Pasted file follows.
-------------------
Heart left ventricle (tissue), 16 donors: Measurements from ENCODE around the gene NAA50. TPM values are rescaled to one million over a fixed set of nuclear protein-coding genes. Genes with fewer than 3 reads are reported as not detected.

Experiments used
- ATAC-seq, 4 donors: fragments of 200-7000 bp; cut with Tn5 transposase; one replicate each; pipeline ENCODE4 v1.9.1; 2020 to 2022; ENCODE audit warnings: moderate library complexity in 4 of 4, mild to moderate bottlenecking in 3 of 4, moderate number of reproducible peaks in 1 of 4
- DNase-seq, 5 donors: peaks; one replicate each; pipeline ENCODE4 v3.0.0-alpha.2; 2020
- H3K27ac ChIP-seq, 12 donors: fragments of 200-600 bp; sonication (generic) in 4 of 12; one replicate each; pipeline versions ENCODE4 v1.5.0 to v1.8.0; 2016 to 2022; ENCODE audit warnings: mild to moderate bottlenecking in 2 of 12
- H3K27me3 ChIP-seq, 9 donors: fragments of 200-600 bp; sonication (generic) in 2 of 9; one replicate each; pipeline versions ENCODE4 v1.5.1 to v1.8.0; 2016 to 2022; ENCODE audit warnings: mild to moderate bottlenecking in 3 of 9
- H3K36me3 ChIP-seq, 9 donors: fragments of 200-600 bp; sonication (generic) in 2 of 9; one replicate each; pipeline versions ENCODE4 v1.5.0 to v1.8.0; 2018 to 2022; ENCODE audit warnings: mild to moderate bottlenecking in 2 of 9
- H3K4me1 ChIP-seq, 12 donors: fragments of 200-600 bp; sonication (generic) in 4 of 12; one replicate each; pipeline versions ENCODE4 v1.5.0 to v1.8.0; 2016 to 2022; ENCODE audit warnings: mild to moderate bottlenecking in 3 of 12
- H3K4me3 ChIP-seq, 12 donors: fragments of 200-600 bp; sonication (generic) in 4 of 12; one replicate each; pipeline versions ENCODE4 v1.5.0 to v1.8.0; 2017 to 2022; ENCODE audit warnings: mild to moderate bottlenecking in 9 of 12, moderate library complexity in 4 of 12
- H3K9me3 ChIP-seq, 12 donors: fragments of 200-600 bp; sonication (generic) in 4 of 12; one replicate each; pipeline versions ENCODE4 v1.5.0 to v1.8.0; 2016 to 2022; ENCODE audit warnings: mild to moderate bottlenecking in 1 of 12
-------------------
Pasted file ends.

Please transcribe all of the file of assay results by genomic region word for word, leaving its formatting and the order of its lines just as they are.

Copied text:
Heart left ventricle (tissue), 16 donors: Measurements from ENCODE around the gene NAA50. TPM values are rescaled to one million over a fixed set of nuclear protein-coding genes. Genes with fewer than 3 reads are reported as not detected.

Experiments used
- ATAC-seq, 4 donors: fragments of 200-7000 bp; cut with Tn5 transposase; one replicate each; pipeline ENCODE4 v1.9.1; 2020 to 2022; ENCODE audit warnings: moderate library complexity in 4 of 4, mild to moderate bottlenecking in 3 of 4, moderate number of reproducible peaks in 1 of 4
- DNase-seq, 5 donors: peaks; one replicate each; pipeline ENCODE4 v3.0.0-alpha.2; 2020
- H3K27ac ChIP-seq, 12 donors: fragments of 200-600 bp; sonication (generic) in 4 of 12; one replicate each; pipeline versions ENCODE4 v1.5.0 to v1.8.0; 2016 to 2022; ENCODE audit warnings: mild to moderate bottlenecking in 2 of 12
- H3K27me3 ChIP-seq, 9 donors: fragments of 200-600 bp; sonication (generic) in 2 of 9; one replicate each; pipeline versions ENCODE4 v1.5.1 to v1.8.0; 2016 to 2022; ENCODE audit warnings: mild to moderate bottlenecking in 3 of 9
- H3K36me3 ChIP-seq, 9 donors: fragments of 200-600 bp; sonication (generic) in 2 of 9; one replicate each; pipeline versions ENCODE4 v1.5.0 to v1.8.0; 2018 to 2022; ENCODE audit warnings: mild to moderate bottlenecking in 2 of 9
- H3K4me1 ChIP-seq, 12 donors: fragments of 200-600 bp; sonication (generic) in 4 of 12; one replicate each; pipeline versions ENCODE4 v1.5.0 to v1.8.0; 2016 to 2022; ENCODE audit warnings: mild to moderate bottlenecking in 3 of 12
- H3K4me3 ChIP-seq, 12 donors: fragments of 200-600 bp; sonication (generic) in 4 of 12; one replicate each; pipeline versions ENCODE4 v1.5.0 to v1.8.0; 2017 to 2022; ENCODE audit warnings: mild to moderate bottlenecking in 9 of 12, moderate library complexity in 4 of 12
- H3K9me3 ChIP-seq, 12 donors: fragments of 200-600 bp; sonication (generic) in 4 of 12; one replicate each; pipeline versions ENCODE4 v1.5.0 to v1.8.0; 2016 to 2022; ENCODE audit warnings: mild to moderate bottlenecking in 1 of 12